A large military museum in the west of Moscow
that opened for the 50th anniversary of the Soviet Union
's victory in WWII
, set in a vast park that also features various other war memorials and open-air exhibits. This is not to be confused with the older, much more established Central Museum of the Armed Forces
More background info: The area where the park and the museum are located is known as Poklonnaya Gora, i.e. “hill”, even though it doesn't feel like a hill any more. Indeed it used to be a lot higher, in fact one of the highest spots in Moscow.
However, the summits were razed to level the area for the new museum in the 1980s. Before that, the area had been used for celebrating Russia
's victory over Napoleon in 1812-1814, for which a big triumphal arch was built. This was dismantled during the 1930s reconstruction of Moscow
. It wasn't until the late 1960s that the arch was reconstructed on Kutuzovskiy Prospekt (Avenue) next to Park Pobedy. The huge Battle of Borodino Panorama (also celebrating the defeat of Napoleon in that battle) was already opened nearby in 1962.
In the latter half of the 1980s it was decided to expand the park and add a museum to the victory against Germany
and the Nazis
, i.e. “Great Patriotic War” in Soviet parlance. The tall obelisk outside it was already finished in 1990, but the museum had to wait a few more years.
Meanwhile the USSR
collapsed and Russia
descended into years of political and economic crisis. But in time for the 50th anniversary of the victory in the Great Patriotic War, the museum was completed and opened on 9 May 1995 (i.e. Victory Day in Russia). It was also here at Park Pobedy on that day that the first post-Soviet Russian victory parade was held, in the presence of President Boris Yeltsin.
Ten years later, his successor Vladimir Putin attended the 60th anniversary victory parade here and also unveiled a series of further monuments constructed at Park Pobedy. (Meanwhile the annual victory parades have moved back to Red Square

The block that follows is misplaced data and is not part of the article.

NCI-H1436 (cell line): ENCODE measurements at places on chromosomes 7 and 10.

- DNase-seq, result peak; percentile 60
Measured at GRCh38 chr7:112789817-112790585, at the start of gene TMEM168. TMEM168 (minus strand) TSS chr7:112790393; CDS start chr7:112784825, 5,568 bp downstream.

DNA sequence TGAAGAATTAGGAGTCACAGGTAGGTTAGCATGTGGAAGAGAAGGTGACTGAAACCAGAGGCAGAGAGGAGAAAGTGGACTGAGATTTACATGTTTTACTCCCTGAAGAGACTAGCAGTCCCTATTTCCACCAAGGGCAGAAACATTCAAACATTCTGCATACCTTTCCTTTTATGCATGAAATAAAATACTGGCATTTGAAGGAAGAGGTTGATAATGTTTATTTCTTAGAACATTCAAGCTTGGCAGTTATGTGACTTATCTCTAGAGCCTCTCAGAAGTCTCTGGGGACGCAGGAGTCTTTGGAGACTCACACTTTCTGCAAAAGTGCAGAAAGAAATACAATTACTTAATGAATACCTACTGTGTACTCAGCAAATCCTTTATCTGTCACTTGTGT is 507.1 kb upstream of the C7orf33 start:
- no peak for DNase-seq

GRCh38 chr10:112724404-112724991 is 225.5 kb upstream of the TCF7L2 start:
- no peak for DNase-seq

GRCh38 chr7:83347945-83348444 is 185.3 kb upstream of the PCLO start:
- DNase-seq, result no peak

, like in the “good old” Soviet days ...)
These developments signify a resurgent pride in the Soviet victory in WWII
and of all things military in general. In fact both Park Pobedy and the new museum turned out to be much more pompous affairs than the long-established similar Central Museum of the Armed Forces
in the north of Moscow
. (Do not get the two confused!) While the older museum toned down the glorifying Soviet patriotic slant, here at Park Pobedy it was upped a few notches, including a good dose of renewed Stalin
cult of personality (there's even newly commissioned oil paintings of Stalin!). As such, this park/museum complex is perhaps even more representative of the current official line regarding the status of the military and its 20th century history. The Central Army Museum also has some less glorious and darker elements (and also covers history much more up to the almost present day) while its counterpart at Park Pobedy primarily revels in the glory of victory in the past.
What there is to see:
As you get out of the metro station, the first thing that hits you is the vastness of the plaza
between the exit and the museum with the central monument. As you start walking, you pass a number of monuments
, including one dedicated to World War One
, and a whole series of monuments dedicated to individual battles (those 15 columns unveiled by Putin in 2005 along the southern side of the park) and different parts of the military (as well as the 'home front'). The northern line of the approach avenue is adorned with water-spouting features – also a classic design feature, of course.
Eventually you come to the broad stairs leading up to the bottom of the central obelisk monument
. It's tall. Very tall. 141.8 metres, to be precise, which is no coincidence but is symbolically charged: that's 10 cm for every day the war lasted (for the USSR
, that is). The whole obelisk is covered with reliefs depicting war scenes. The names of the 'hero cities' (such as Leningrad